Screenwriter Alyssa Nutting tweeted about her daughter crying at the dentist office. Because other than inhaling laughing gas and getting into a giggling fit, what other emotion would you expect from a vulnerable child subjected to sharp instruments and drilling sounds?
This girl's anxiety stemmed from a bigger threat. Much to her dismay, the dentist was a man, and her confusion over the lack of a female dentist tending to her sparked a fiery conversation online about gender representation in American healthcare.
"My daughter started crying at the dentist office bc the dentist 'is a boy,'" Nutting said in a tweet on Monday. "The dentist said sorry, there are no girl dentists at this office' and my daughter looked at me and said 'why did we come here.'"
Some understood her daughter's plight, believing that a mother entrusting her child to someone of the same gender is of utmost importance.
Some lauded the girl's assessment from the dental chair.
Others believed that catering to a child for every inconvenience is something to monitor.
This mother said life is full of distressing situations but kids shouldn't be favorably accommodated for every setback. "My kid is uncomfortable with any dental work at all, but has to handle it! LIFE is uncomfortable."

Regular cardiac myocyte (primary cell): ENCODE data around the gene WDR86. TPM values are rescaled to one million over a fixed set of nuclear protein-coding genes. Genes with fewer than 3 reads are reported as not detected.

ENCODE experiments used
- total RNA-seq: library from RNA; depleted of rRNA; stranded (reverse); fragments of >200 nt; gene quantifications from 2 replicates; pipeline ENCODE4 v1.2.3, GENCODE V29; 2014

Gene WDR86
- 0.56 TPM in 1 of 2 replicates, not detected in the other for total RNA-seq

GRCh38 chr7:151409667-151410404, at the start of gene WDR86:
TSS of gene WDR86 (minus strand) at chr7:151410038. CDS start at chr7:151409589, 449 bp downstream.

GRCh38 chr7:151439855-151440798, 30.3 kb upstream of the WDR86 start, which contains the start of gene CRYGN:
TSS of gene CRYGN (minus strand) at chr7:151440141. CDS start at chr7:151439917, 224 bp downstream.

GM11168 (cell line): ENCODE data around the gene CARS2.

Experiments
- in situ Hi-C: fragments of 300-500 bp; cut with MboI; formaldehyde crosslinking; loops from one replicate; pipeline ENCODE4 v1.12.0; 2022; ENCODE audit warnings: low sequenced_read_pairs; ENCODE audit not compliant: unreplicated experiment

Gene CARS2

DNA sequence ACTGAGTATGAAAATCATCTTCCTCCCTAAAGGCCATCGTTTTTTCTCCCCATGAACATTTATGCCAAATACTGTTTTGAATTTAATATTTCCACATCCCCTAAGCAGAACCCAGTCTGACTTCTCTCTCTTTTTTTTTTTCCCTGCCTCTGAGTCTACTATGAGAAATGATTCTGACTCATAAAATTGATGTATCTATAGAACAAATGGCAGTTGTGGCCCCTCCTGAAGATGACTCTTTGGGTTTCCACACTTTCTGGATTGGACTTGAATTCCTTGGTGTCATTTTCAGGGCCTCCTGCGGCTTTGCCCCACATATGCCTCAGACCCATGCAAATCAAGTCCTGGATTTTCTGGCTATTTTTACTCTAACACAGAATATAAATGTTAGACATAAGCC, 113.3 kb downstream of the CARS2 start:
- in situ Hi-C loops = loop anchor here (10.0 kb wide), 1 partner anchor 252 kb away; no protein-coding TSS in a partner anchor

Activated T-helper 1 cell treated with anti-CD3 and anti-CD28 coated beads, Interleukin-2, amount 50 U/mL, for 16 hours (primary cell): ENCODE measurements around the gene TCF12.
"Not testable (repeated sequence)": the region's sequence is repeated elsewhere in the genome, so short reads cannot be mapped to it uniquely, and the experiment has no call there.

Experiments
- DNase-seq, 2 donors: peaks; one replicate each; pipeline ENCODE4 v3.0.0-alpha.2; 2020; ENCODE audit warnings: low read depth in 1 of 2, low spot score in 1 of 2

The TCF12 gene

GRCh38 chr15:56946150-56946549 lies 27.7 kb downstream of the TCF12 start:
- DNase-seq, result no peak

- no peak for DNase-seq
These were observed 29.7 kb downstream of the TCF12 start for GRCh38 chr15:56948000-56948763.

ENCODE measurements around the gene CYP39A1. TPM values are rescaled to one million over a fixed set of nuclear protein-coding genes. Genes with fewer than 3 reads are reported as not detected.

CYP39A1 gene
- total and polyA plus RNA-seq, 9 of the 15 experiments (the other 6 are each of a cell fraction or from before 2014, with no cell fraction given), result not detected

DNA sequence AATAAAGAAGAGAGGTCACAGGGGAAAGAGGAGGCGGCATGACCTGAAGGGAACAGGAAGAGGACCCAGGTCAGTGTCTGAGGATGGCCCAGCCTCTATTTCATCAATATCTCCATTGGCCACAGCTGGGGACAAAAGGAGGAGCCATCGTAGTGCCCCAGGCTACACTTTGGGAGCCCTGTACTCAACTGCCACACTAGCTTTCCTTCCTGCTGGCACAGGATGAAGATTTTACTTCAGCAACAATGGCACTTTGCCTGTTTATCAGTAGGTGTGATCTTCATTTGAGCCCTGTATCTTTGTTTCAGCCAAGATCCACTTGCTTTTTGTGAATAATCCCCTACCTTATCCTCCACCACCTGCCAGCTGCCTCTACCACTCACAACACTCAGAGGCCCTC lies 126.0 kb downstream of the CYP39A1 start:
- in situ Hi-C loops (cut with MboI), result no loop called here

One parent shared her own experience to prove that, sometimes, those subjected to life's misfortunes turn out fine.
Some were less forgiving and had a more aggressive point of view.
There were some who viewed the girl's observation as something that undermines gender equality among dentists.
Could the girl be on to something? The Fairfield Post reported the advantages of choosing female dentists over their male counterparts based on research data.
The article from May 26, 2015, said female dentists were better at dealing with prevention.
PBRN researchers found females had a much greater preference to offering cavity prevention regimens to their patients. They would offer these recommendations much earlier than their male counterparts too. Many of these solutions were at-home fluoride and other treatments for both pediatric and adult patients. This individualized care empowered patients and saved them money in the long run.
According to the report, the Washingtonian pointed out that women make better dentist because they're better at listening to their patients, alluding that female dentists are more attentive.
Interestingly, size does matter.
Researchers also found women have smaller hands which is more comfortable for the patient. When it comes to doing extractions or major work in your mouth, a smaller hand is actually better and less invasive.
Nutting's daughter could've been intimidated by the enormity of the male dentist's big hands performing his invasive checkup.
Although there have been some strides in the industry, only 31% of dentists in the U.S. are female as of 2017, according to the American Dental Association.